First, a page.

How can the American workforce keep its edge in an increasingly competitive global labor market? What skills will young people need as they transition from education to employment? Why is the U.S. private sector—from big corporations to family-owned businesses—so important in addressing the domestic and global unemployment crisis?

On October 30, the U.S. Chamber of Commerce Foundation held Talent Forward 2018, a national workforce conference, to explore these and other pressing questions. Panelists and speakers from across industries and sectors—including IYF’s Susan Reichle—shared insights and recommendations. Among many important points, here are three takeaways:

  • Nonprofits and the private sector are on the same team. Nonprofit organizations can provide skills training and career guidance, but the private sector—from multinational corporations to locally-owned businesses—creates jobs and knows firsthand what skills are in demand. “No single organization can do it alone,” Reichle said. “Meaningful change requires teamwork.” Moreover, Reichle noted that the U.S. private sector and NGO communities are “the most innovative in the world,” uniquely capable of making a positive global impact.
  • Life skills are timeless, transferable, and in demand. As Lisa Schumacher, Director of Educational Strategies at McDonald’s Corporation, told the audience, “We want our employees to learn basic job readiness skills like how to work under pressure, get along with coworkers, and problem-solve in the moment.” These are the very skills that young people will gain through Youth Opportunity, a McDonald’s-IYF partnership utilizing our Passport to Success® (PTS) curriculum. “These skills will serve young people well in a first job and any future job,” said Schumacher.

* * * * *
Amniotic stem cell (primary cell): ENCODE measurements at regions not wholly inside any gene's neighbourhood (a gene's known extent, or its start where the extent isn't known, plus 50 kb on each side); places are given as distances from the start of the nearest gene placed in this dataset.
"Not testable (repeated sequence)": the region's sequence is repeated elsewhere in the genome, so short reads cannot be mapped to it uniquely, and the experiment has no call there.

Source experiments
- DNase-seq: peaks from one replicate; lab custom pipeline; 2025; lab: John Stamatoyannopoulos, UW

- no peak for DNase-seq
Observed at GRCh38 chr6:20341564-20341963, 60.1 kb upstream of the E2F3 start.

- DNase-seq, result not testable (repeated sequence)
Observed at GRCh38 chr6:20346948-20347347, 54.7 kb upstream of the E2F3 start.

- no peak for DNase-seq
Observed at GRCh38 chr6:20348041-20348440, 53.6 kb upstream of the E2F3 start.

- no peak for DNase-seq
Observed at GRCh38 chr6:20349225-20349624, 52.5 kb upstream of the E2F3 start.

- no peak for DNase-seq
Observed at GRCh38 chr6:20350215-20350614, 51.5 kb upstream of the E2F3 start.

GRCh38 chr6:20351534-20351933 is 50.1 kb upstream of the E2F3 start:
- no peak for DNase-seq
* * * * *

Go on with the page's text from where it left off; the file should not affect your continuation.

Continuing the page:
• When employers invest in life skills training for employees, all boats rise. When young people gain work readiness skills, they are better equipped to secure and thrive in the jobs they want. Moreover, corporations and businesses also benefit from a workforce prepared to meet job demands and uphold the standards of brand excellence. Additionally, Susan Reichle explained, “When young people are equipped with the skills they need, their confidence and morale increase, and this often leads to improved retention rates.” IYF partner Hilton has seen that result with PTS, as well as these skills leading to job promotions. Indeed, the value of workforce investment does not end with the employee, or even the employer—when young people are equipped for success, businesses flourish, and when businesses flourish, the social and economic conditions of communities—regional and global—are strengthened.

During her presentation, Reichle emphasized the optimism, enthusiasm, and potential inherent in the world’s youth population. “Now is the time to invest in our shared future,” she told the audience, “and that means investing in our youth.”

To learn more, including accessing slide decks and watching select presentations, please go to the U.S. Chamber of Commerce Foundation webpage Talent Forward: Workforce Challenges, Employer-Led Solutions.